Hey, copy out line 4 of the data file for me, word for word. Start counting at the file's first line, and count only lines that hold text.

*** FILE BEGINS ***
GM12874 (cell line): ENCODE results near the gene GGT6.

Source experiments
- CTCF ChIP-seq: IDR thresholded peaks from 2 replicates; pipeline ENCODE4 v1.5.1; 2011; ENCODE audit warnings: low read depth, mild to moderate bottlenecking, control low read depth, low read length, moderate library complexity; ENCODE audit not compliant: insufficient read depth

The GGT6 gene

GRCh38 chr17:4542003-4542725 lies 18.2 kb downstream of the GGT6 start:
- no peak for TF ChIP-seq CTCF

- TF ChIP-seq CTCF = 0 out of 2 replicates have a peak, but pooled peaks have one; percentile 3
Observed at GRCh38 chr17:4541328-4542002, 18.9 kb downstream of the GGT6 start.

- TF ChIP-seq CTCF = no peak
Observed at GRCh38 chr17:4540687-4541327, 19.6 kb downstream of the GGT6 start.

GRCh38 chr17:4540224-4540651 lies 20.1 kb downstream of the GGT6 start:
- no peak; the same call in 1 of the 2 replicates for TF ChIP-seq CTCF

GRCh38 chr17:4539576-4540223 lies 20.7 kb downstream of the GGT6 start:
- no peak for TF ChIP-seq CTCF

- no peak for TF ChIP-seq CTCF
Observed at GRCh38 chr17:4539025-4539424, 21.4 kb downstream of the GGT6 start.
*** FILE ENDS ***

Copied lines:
The GGT6 gene